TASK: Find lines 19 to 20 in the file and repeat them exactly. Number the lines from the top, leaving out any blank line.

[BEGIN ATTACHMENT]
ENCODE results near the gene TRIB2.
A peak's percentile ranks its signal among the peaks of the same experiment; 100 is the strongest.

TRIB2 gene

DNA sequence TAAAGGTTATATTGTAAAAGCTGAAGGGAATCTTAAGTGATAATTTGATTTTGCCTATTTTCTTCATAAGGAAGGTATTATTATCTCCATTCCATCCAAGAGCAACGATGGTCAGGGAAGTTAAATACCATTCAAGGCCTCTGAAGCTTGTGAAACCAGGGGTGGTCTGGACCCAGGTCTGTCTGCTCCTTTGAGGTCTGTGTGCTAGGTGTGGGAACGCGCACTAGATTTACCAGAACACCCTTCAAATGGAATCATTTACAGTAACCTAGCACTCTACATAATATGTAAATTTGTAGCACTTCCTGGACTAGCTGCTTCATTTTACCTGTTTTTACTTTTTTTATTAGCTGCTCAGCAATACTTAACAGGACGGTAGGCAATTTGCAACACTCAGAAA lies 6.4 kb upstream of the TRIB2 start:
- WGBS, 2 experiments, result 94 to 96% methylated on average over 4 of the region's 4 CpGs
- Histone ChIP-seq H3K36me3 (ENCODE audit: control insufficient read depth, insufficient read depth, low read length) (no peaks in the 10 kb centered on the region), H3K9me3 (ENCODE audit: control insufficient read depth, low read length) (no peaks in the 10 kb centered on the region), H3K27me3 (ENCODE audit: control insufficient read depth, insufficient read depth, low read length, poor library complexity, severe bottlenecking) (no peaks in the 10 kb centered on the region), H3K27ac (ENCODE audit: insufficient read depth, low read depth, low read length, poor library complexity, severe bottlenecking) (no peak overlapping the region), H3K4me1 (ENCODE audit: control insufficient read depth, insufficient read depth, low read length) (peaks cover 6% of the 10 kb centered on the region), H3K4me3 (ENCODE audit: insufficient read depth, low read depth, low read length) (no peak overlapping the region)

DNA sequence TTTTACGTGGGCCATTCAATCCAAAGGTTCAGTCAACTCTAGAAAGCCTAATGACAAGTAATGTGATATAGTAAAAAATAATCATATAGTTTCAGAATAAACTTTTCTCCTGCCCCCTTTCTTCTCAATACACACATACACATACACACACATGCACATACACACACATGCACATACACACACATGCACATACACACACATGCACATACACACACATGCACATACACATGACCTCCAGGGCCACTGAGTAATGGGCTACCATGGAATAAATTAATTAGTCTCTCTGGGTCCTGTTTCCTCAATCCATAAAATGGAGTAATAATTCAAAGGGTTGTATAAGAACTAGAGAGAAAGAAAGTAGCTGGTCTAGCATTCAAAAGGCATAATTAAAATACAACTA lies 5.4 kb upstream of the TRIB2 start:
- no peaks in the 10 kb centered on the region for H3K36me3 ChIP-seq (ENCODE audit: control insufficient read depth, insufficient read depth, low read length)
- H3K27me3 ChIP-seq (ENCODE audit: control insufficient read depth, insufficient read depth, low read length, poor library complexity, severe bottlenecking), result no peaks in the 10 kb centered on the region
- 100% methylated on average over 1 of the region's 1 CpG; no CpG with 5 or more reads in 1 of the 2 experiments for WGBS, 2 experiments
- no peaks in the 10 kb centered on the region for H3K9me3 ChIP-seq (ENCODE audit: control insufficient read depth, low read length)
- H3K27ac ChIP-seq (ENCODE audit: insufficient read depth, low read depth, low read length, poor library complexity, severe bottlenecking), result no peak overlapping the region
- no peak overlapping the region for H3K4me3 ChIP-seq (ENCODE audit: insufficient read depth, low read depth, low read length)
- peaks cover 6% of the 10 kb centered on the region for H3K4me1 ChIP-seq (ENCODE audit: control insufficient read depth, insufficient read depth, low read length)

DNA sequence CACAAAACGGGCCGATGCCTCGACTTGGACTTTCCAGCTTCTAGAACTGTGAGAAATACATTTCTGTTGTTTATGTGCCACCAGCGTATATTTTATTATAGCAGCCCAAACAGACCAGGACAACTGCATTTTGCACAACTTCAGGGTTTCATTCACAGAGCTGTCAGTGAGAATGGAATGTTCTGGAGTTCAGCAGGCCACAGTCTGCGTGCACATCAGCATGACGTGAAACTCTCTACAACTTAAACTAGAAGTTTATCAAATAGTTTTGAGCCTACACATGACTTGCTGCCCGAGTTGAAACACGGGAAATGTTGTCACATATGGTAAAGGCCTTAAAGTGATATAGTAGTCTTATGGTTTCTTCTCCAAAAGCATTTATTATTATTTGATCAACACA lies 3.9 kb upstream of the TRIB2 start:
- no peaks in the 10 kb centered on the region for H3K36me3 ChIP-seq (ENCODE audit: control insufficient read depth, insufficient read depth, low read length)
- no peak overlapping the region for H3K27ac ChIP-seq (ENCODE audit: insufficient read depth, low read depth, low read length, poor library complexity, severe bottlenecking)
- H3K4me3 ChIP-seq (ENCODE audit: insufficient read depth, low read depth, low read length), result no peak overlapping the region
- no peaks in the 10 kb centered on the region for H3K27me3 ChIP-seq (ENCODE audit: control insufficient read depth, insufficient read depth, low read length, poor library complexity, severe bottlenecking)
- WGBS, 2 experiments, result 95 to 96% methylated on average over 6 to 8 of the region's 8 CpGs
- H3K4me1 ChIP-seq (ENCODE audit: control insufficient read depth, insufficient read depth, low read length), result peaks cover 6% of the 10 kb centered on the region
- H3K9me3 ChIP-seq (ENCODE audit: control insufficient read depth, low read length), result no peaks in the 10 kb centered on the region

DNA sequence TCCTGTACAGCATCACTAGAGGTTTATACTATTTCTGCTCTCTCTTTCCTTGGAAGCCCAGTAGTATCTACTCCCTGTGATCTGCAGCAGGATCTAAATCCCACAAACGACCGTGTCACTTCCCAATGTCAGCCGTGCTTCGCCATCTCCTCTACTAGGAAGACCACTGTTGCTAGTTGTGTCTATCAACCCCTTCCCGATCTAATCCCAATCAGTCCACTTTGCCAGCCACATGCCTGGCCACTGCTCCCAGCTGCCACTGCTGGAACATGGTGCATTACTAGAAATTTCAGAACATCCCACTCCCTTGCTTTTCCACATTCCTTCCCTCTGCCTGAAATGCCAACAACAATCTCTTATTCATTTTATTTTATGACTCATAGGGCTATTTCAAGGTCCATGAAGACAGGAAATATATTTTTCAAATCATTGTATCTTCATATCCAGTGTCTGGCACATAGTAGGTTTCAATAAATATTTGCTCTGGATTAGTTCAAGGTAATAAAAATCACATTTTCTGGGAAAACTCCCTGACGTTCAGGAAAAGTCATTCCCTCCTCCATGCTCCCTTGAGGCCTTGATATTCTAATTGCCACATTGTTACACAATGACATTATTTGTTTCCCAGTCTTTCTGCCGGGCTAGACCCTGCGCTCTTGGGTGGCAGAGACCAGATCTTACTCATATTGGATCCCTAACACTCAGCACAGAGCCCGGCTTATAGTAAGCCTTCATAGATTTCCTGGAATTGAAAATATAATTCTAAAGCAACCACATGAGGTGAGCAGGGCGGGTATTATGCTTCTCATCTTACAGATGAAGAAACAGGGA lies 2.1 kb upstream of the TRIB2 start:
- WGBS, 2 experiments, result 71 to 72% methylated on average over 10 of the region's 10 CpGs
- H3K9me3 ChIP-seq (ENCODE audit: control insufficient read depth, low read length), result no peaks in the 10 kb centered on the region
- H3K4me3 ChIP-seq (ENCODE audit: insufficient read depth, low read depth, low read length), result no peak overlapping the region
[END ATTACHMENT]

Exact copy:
- no peaks in the 10 kb centered on the region for H3K27me3 ChIP-seq (ENCODE audit: control insufficient read depth, insufficient read depth, low read length, poor library complexity, severe bottlenecking)
- WGBS, 2 experiments, result 95 to 96% methylated on average over 6 to 8 of the region's 8 CpGs